DVM MScWAH (Wild Animal Health) MRCVS
Stephanie developed an early interest in zoo and wildlife medicine and during her undergraduate degree direct her externships towards several zoos and wildlife rehabilitation centres in Portugal, Spain, England and Brazil. Stephanie started her professional career with a small animal rotating internship at the veterinary teaching hospital in Vila Real, Portugal.
In 2016, Stephanie went to South Africa to work as a volunteer veterinary surgeon at the Baboon Rehabilitation Centre. This was followed by a second internship in exotics and wild animals at the wildlife teaching hospital in Vila Real, Portugal. In 2018, Stephanie started the Masters of Wild Animal Health in the UK at the Zoological Society of London, London Zoo and the RVC. After the Masters, Stephanie was delighted to be offered a European College of Zoological Medicine Residency in Zoo Health Management in the UK at Edinburgh Zoo.
- Integrated Master of Veterinary Medicine, University of Tras-os-Montes and Alto Douro, Vila Real, Portugal – 2014
- Post-graduate course, Clinical and surgery of exotic animals, Lusofona University, Lisbon, Portugal – 2017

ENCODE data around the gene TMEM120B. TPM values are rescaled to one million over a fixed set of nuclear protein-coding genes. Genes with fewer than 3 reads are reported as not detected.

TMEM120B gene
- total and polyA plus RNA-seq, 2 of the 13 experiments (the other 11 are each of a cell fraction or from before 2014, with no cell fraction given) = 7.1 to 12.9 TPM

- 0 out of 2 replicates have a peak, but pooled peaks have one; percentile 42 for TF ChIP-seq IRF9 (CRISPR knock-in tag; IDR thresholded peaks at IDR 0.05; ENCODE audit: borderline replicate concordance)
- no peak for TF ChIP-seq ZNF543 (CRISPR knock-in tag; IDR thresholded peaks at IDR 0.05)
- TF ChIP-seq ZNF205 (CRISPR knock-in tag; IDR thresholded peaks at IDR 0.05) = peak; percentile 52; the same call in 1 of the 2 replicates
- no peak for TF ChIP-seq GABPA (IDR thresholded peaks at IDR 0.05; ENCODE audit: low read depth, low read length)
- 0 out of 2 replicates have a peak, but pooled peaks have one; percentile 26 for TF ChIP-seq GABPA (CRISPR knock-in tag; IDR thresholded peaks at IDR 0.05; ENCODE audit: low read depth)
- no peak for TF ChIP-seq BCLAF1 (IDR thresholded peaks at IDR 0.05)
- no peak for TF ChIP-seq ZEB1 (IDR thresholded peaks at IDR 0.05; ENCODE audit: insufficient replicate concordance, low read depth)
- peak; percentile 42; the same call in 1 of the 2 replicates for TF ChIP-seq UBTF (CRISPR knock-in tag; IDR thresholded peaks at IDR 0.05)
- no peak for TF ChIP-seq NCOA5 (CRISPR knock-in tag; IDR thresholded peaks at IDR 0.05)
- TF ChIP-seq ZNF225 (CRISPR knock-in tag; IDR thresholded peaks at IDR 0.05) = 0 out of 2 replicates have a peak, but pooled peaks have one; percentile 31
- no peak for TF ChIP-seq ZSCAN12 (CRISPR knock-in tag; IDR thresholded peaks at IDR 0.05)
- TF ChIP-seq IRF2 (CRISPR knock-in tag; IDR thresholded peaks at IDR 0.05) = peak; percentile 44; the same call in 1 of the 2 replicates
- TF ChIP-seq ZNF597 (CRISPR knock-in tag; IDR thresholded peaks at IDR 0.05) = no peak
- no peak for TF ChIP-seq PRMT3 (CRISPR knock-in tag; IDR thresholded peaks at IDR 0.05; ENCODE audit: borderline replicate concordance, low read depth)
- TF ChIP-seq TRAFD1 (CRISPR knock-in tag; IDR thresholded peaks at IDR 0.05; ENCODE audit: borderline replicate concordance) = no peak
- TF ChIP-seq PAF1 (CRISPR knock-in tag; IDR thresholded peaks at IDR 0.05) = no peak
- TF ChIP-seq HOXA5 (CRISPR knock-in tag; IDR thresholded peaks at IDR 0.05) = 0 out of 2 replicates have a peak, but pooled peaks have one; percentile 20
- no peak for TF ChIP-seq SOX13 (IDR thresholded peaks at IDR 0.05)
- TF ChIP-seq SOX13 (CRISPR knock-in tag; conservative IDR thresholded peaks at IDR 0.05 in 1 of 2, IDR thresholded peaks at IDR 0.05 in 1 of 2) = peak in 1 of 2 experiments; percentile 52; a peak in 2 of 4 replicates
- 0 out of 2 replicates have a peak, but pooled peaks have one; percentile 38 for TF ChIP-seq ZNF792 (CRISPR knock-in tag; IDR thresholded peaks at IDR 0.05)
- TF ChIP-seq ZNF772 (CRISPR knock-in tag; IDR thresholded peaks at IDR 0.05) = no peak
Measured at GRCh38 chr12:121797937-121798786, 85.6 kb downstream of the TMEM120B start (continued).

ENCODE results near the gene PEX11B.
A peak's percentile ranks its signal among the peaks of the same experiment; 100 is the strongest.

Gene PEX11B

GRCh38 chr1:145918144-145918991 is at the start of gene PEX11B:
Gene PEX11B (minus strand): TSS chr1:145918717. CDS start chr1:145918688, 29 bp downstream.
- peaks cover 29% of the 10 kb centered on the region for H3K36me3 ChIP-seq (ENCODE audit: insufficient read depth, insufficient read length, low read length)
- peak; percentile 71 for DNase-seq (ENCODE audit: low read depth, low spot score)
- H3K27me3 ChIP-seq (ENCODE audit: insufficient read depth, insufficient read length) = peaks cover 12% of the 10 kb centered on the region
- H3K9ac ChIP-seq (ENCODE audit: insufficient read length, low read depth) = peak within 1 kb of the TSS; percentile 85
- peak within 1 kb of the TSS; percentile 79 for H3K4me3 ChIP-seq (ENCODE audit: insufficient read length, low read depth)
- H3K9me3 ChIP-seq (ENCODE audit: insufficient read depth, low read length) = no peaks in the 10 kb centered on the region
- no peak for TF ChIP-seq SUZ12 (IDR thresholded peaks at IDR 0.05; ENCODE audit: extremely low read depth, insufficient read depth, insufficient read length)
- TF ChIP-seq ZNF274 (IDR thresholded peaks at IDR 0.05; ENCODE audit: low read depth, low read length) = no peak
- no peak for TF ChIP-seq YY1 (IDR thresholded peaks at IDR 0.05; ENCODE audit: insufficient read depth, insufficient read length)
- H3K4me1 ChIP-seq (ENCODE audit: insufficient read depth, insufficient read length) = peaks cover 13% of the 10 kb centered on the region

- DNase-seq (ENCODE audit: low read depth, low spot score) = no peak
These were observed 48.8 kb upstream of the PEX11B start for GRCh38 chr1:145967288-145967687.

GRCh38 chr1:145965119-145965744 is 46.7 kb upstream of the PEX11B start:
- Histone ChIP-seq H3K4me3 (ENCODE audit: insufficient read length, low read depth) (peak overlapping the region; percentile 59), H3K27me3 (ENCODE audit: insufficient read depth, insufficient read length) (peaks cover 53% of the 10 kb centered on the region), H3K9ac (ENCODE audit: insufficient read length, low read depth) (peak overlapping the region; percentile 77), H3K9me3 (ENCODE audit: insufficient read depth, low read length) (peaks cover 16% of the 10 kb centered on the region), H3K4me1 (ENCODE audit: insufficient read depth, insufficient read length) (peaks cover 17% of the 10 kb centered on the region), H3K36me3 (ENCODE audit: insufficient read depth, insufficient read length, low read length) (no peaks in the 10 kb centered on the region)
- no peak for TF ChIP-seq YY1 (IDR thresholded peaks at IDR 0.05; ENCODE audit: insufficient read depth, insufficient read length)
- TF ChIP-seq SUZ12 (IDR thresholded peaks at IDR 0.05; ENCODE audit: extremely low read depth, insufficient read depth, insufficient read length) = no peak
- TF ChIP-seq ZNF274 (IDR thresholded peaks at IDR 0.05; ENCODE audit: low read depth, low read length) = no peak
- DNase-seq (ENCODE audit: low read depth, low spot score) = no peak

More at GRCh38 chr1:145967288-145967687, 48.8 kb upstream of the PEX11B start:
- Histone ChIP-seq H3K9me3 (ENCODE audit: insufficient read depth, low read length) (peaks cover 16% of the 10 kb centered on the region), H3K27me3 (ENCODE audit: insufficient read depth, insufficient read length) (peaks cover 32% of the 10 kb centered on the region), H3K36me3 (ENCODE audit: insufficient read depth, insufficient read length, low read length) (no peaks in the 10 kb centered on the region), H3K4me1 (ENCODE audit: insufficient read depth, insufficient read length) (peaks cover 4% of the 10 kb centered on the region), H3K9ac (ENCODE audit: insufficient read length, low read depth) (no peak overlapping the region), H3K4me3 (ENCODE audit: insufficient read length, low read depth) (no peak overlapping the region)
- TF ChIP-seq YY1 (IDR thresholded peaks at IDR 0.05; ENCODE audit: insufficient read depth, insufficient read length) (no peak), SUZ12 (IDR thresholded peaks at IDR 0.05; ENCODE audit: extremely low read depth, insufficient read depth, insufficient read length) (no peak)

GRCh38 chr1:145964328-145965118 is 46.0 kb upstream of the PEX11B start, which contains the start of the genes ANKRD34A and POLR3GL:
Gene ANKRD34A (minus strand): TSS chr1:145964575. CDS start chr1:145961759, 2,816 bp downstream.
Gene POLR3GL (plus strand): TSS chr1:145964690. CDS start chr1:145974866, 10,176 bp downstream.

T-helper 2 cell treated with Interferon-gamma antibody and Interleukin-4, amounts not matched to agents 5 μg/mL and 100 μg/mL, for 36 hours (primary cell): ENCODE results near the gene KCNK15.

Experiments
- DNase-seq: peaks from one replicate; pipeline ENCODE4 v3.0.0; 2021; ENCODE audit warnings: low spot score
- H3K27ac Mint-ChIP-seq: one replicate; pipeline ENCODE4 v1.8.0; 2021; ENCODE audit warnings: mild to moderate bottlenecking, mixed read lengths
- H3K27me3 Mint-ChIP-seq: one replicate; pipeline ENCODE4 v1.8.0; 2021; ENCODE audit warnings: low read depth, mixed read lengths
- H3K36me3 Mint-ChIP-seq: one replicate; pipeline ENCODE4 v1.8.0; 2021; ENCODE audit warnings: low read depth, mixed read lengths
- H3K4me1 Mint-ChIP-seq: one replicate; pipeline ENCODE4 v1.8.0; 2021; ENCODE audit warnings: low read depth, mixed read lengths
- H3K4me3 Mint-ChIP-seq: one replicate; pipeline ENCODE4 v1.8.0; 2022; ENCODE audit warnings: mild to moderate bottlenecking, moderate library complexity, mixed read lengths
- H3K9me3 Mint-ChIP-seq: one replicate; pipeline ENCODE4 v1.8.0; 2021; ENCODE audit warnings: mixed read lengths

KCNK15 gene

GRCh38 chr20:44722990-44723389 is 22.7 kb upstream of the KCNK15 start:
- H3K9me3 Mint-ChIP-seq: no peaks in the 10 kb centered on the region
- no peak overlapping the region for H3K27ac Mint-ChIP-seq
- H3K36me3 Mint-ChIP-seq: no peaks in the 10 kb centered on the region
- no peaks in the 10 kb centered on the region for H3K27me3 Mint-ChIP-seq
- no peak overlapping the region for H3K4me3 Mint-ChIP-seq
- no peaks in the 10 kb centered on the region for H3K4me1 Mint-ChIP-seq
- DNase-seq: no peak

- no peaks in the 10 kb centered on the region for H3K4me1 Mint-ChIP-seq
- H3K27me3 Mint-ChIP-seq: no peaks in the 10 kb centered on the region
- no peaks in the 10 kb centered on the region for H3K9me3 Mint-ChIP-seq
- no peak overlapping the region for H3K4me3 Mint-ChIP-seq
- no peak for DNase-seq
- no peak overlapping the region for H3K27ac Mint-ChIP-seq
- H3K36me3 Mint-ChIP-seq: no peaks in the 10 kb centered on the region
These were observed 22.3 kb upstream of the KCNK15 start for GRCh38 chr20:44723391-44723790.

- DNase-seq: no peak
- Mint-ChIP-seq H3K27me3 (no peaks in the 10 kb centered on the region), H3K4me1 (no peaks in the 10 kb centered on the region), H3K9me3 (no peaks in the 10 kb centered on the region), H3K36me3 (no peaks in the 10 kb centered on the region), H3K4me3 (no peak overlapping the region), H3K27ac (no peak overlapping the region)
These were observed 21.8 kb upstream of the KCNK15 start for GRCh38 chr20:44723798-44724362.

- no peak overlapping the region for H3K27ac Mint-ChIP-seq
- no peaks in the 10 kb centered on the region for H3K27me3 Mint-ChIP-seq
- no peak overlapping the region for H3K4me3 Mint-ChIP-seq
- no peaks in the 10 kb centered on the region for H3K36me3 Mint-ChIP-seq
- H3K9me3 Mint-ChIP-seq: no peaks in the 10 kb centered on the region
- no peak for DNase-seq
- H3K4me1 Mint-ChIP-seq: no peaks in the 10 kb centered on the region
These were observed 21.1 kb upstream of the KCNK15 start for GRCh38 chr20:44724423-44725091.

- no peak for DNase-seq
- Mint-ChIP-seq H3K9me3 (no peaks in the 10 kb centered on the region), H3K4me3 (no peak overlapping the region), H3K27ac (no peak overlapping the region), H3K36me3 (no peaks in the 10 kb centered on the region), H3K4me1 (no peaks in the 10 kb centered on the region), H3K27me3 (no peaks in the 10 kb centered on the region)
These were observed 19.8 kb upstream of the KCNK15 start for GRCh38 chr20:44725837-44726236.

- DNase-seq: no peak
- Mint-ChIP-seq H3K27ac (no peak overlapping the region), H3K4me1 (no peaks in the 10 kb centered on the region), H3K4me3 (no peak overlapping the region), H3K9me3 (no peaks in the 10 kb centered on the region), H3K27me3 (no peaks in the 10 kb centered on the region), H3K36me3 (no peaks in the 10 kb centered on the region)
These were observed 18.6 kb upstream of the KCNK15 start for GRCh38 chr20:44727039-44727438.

- Master of Science in Wild Animal Health (with merit) Royal Veterinary College, London – 2019
Professional and Research Interests
Stephanie has broad professional and research interests in zoological medicine. Her integrated Master’s degree thesis investigated the acute phase proteins in blonde capuchin monkeys in Brazil and her Wild Animal Health Master’s degree thesis studied symmetric dimethylarginine (SDMA) as a kidney biomarker in captive tigers. Stephanie is currently investigating a novel test for aspergillosis, a common fungal disease, in penguins.
For a list of Stephanie's publications please visit her Researchgate page.
THE ROYAL ZOOLOGICAL SOCIETY OF SCOTLANDSign into our Members Portal here
A GIANT update
Our charity has worked with Arnaud and his team at the Wildlife Conservation Institute (ICAS) in Brazil for over a decade to safeguard endangered giant armadillos, giant anteaters and their threatened habitat.
The new scientific techniques saving an ancient species
Capercaillie (Capall coille in Scots Gaelic, meaning ‘horse of the woods’) are such rare and elusive birds in the UK that few of us nowadays would be lucky enough to see one. In this guest blog by Jocasta Mann, communications officer at the Cairngorms Capercaillie Project, find out more about the largest grouse in the world and discover how the Cairngorms Capercaillie Project is working with a wide range of partners, including scientists at RZSS WildGenes, to improve the long-term fortune of this iconic Scottish species.